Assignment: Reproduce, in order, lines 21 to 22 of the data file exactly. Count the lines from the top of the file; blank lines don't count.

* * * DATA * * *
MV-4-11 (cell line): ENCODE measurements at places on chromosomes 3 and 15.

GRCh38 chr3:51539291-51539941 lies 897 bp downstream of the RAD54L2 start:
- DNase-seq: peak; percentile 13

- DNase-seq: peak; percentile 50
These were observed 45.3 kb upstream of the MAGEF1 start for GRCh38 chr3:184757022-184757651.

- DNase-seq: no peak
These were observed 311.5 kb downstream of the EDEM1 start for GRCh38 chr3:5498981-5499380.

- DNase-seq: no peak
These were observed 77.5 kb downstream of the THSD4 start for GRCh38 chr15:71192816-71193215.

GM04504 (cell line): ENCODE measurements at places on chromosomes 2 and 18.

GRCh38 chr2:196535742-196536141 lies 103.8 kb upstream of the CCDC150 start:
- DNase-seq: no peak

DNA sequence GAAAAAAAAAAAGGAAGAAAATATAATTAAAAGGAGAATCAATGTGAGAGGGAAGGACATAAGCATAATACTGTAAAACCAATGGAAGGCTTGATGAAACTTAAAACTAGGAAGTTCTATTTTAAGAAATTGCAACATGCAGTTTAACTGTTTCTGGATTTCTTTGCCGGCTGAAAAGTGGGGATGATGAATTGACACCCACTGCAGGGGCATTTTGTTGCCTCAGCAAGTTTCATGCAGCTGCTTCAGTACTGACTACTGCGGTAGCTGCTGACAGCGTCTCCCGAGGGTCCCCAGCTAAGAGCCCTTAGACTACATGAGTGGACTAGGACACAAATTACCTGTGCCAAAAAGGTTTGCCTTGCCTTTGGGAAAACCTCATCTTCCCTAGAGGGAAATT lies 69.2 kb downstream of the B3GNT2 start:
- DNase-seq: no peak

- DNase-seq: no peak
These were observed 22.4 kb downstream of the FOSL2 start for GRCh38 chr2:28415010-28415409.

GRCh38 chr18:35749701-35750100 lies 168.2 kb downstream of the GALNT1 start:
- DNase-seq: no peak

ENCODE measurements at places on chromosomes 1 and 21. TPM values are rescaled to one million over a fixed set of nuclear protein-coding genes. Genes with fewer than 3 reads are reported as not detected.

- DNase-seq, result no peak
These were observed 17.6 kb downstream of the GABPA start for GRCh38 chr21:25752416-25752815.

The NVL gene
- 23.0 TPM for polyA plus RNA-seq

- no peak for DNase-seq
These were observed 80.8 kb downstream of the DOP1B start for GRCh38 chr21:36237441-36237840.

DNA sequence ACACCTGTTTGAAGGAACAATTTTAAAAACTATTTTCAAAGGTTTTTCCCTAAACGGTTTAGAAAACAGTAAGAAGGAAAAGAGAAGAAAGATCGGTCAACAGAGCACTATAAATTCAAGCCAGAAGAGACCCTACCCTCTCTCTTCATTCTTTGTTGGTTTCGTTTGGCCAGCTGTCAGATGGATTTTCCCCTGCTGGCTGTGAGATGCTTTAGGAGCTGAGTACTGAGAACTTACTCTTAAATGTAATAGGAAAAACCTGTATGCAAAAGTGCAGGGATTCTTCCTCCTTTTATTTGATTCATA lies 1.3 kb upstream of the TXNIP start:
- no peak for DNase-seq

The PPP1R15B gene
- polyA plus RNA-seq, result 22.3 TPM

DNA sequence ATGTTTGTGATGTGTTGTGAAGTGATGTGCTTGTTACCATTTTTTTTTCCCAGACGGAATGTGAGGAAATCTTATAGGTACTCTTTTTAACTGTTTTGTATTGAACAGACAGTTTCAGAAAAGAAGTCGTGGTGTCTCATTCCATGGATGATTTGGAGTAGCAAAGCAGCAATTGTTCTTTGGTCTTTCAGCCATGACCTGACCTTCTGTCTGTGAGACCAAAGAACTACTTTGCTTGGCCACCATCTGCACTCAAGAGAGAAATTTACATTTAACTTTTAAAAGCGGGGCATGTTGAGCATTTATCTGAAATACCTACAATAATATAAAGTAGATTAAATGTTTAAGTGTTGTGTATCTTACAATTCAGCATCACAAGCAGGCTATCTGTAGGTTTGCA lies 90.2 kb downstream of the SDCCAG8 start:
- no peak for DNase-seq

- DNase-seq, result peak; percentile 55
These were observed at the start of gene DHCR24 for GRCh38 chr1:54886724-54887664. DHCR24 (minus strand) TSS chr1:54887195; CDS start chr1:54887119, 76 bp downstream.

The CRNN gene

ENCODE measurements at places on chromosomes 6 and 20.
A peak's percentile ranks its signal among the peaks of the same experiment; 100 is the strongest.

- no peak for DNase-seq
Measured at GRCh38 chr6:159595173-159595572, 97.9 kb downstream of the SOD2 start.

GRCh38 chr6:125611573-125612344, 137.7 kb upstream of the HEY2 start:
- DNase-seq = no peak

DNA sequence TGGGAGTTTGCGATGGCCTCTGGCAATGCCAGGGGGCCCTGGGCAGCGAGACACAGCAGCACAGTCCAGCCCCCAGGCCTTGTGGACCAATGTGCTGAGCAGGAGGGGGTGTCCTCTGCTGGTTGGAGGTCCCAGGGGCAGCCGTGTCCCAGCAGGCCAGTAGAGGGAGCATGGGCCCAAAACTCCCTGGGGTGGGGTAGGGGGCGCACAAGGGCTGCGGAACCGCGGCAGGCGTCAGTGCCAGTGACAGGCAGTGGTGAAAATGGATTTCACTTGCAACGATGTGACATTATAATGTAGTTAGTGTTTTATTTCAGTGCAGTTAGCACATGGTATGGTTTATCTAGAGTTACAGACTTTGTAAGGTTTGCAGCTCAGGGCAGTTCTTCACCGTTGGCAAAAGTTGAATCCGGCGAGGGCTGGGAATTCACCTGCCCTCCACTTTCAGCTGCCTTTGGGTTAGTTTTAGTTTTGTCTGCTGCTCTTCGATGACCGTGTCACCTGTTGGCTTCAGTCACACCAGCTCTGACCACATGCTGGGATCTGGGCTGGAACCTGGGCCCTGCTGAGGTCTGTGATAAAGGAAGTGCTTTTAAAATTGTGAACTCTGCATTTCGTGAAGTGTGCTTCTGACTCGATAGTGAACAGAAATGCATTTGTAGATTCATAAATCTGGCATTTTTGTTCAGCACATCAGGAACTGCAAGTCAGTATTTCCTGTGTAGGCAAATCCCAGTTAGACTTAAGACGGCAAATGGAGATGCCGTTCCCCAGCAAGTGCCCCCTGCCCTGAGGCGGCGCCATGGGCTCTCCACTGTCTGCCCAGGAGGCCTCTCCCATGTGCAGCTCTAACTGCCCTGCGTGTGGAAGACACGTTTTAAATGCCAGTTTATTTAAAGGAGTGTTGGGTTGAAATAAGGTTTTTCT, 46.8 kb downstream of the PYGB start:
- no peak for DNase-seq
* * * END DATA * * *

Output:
These were observed 17.6 kb downstream of the GABPA start for GRCh38 chr21:25752416-25752815.

The NVL gene